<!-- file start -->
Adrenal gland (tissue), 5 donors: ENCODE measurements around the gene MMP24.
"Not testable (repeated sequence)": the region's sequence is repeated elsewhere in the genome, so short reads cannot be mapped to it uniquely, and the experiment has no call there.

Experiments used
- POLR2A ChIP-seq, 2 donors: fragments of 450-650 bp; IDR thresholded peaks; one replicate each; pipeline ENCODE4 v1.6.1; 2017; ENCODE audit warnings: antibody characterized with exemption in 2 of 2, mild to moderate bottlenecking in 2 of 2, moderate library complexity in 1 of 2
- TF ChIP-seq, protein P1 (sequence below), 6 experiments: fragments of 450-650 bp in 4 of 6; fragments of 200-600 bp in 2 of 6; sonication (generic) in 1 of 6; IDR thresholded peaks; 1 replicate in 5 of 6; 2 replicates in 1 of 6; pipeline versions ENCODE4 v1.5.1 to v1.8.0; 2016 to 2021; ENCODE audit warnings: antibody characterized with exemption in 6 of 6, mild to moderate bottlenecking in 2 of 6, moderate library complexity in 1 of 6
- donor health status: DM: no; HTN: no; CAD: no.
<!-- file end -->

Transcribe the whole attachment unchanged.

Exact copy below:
Adrenal gland (tissue), 5 donors: ENCODE measurements around the gene MMP24.
"Not testable (repeated sequence)": the region's sequence is repeated elsewhere in the genome, so short reads cannot be mapped to it uniquely, and the experiment has no call there.

Experiments used
- POLR2A ChIP-seq, 2 donors: fragments of 450-650 bp; IDR thresholded peaks; one replicate each; pipeline ENCODE4 v1.6.1; 2017; ENCODE audit warnings: antibody characterized with exemption in 2 of 2, mild to moderate bottlenecking in 2 of 2, moderate library complexity in 1 of 2
- TF ChIP-seq, protein P1 (sequence below), 6 experiments: fragments of 450-650 bp in 4 of 6; fragments of 200-600 bp in 2 of 6; sonication (generic) in 1 of 6; IDR thresholded peaks; 1 replicate in 5 of 6; 2 replicates in 1 of 6; pipeline versions ENCODE4 v1.5.1 to v1.8.0; 2016 to 2021; ENCODE audit warnings: antibody characterized with exemption in 6 of 6, mild to moderate bottlenecking in 2 of 6, moderate library complexity in 1 of 6
- donor health status: DM: no; HTN: no; CAD: no.